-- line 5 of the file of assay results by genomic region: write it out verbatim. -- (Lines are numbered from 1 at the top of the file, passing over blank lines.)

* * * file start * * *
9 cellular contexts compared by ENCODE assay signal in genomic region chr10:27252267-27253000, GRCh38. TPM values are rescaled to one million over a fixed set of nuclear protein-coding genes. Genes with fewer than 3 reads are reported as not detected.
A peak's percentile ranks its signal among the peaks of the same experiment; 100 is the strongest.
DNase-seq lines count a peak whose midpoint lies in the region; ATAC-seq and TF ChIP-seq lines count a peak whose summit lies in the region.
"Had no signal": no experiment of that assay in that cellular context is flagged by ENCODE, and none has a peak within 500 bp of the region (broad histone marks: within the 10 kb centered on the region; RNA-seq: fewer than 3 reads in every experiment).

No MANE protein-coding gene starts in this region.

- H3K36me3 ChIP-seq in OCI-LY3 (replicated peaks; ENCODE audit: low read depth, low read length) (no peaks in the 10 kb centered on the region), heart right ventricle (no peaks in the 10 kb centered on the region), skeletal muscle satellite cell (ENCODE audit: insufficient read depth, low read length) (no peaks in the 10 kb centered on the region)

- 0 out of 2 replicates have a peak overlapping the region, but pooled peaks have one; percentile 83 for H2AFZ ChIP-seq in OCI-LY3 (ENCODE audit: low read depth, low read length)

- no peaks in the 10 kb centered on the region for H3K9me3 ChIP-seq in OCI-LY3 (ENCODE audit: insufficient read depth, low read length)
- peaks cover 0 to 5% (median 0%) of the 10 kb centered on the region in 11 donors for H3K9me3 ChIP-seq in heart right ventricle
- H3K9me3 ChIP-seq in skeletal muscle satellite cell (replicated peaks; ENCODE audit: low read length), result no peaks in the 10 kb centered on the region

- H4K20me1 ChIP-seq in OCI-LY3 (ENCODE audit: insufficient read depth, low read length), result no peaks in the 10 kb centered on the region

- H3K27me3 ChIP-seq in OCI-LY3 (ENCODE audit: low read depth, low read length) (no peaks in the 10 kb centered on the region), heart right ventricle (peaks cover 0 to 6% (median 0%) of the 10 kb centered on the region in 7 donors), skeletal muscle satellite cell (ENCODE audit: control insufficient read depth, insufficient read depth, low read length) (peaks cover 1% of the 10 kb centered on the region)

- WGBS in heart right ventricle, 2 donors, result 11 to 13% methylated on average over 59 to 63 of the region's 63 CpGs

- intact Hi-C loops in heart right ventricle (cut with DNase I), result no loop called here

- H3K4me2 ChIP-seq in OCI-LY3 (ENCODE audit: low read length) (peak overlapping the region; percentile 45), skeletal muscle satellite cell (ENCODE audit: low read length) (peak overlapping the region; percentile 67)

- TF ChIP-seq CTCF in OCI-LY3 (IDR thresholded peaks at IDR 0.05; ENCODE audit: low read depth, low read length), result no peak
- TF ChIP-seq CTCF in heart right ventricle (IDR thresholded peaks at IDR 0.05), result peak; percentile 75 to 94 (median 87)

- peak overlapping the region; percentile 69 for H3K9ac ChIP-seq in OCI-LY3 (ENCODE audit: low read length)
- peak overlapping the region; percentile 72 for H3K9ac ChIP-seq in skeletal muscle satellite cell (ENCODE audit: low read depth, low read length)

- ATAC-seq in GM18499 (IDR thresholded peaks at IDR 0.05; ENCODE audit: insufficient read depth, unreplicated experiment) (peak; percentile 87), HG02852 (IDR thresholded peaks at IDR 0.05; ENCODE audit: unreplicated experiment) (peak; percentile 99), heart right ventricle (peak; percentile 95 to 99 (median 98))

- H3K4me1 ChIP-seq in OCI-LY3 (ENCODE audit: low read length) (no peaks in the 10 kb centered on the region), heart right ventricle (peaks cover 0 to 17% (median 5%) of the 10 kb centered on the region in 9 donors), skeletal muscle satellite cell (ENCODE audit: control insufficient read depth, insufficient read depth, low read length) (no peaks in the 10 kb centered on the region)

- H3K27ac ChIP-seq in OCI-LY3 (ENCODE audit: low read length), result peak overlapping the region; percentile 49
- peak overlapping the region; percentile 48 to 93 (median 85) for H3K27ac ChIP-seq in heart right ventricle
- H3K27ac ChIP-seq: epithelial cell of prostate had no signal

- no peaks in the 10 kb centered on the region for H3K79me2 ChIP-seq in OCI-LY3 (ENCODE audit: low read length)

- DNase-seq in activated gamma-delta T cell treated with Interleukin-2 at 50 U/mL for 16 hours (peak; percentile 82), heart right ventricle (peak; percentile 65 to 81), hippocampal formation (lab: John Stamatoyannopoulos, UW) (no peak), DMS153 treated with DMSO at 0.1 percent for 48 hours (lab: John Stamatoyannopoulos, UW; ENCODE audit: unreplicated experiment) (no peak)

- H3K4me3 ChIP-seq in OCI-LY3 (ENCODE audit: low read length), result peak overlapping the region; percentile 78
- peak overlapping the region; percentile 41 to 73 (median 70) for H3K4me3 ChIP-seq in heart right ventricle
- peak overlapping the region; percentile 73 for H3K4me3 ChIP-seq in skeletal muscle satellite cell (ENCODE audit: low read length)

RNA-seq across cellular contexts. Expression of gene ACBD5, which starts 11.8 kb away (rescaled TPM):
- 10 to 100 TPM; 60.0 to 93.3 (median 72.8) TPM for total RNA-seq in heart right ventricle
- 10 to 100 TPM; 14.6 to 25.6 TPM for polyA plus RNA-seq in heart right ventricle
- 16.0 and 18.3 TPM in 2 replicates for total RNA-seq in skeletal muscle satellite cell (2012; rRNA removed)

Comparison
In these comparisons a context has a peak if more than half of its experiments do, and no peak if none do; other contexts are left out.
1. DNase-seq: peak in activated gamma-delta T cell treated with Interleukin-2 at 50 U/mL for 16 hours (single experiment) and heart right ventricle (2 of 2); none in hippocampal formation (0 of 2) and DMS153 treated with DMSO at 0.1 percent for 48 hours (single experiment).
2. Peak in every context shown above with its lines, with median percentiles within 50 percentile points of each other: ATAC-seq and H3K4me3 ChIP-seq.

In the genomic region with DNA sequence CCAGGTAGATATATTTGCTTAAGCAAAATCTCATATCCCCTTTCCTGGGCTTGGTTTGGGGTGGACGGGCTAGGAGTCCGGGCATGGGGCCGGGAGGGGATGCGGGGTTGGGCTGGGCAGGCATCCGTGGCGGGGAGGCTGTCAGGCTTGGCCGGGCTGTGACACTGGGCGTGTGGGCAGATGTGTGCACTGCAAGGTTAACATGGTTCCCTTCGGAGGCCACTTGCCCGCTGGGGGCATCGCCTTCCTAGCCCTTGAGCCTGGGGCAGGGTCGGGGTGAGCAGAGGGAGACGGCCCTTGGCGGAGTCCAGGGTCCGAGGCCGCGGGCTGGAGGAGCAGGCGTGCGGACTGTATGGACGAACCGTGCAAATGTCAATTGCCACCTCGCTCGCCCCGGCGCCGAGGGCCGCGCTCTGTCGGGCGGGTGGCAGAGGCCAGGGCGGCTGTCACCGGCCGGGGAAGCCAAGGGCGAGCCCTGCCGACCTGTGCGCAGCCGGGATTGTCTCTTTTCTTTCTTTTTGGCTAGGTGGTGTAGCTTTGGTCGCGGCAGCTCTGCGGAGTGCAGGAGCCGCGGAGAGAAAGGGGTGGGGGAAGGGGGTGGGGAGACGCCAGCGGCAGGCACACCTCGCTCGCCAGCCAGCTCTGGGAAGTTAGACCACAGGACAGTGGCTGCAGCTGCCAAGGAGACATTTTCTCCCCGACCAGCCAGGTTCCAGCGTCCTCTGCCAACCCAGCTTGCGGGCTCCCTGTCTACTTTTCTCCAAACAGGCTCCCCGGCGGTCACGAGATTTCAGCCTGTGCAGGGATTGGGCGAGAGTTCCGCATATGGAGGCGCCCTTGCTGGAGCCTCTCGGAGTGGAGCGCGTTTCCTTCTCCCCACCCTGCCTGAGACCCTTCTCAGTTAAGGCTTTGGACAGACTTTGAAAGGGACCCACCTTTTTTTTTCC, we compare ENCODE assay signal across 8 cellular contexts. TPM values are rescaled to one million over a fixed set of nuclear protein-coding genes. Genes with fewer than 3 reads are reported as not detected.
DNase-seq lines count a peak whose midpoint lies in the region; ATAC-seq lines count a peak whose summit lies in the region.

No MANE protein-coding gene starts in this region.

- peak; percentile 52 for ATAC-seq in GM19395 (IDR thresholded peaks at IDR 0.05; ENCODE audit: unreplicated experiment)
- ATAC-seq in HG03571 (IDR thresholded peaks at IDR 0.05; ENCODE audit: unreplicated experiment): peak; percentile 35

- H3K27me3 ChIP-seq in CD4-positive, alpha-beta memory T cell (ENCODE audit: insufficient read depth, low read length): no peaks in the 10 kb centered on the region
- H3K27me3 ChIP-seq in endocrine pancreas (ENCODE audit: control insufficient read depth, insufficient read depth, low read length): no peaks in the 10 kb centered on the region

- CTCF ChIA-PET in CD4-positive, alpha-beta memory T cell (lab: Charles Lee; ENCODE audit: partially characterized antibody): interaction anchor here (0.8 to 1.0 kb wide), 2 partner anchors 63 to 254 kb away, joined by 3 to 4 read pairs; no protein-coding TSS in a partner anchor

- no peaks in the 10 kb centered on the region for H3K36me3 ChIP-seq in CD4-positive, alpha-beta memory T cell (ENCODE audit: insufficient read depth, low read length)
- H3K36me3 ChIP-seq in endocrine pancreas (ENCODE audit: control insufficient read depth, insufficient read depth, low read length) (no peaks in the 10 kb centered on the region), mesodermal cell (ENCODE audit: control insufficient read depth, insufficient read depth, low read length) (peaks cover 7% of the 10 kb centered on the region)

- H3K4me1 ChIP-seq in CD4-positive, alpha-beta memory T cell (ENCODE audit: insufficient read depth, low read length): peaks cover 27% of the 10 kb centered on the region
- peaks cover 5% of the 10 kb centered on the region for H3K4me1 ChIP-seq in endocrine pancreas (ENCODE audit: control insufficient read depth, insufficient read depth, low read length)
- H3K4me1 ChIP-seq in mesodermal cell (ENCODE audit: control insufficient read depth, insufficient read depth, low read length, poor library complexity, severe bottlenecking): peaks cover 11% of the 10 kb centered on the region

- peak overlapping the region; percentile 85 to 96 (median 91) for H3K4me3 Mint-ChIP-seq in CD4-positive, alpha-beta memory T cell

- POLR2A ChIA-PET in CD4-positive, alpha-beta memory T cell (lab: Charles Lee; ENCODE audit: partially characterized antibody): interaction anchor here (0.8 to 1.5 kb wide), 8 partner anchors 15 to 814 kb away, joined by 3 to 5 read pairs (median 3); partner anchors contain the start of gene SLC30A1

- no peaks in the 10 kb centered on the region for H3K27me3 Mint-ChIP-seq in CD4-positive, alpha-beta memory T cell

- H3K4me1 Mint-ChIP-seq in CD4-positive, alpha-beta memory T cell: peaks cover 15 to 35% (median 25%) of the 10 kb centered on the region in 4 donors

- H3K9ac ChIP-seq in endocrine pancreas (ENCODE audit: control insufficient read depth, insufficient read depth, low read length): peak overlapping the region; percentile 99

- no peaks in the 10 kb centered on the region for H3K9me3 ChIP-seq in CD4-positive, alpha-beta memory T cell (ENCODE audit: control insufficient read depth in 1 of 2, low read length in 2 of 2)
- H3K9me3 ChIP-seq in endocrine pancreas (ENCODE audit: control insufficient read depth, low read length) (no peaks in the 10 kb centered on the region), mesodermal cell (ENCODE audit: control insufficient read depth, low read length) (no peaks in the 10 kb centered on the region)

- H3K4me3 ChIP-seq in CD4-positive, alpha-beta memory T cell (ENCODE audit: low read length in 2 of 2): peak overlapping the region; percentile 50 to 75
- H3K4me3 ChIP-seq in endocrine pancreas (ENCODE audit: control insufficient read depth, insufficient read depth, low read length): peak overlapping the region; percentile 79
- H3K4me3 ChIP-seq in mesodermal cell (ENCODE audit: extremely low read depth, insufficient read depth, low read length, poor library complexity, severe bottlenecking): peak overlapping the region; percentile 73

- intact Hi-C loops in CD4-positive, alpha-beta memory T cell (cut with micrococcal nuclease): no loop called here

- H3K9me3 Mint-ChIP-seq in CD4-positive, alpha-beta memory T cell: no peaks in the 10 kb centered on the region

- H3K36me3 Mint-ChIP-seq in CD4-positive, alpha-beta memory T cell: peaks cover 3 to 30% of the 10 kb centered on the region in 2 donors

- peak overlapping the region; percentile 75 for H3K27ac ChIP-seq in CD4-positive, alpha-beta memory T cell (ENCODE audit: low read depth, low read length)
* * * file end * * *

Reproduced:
No MANE protein-coding gene starts in this region.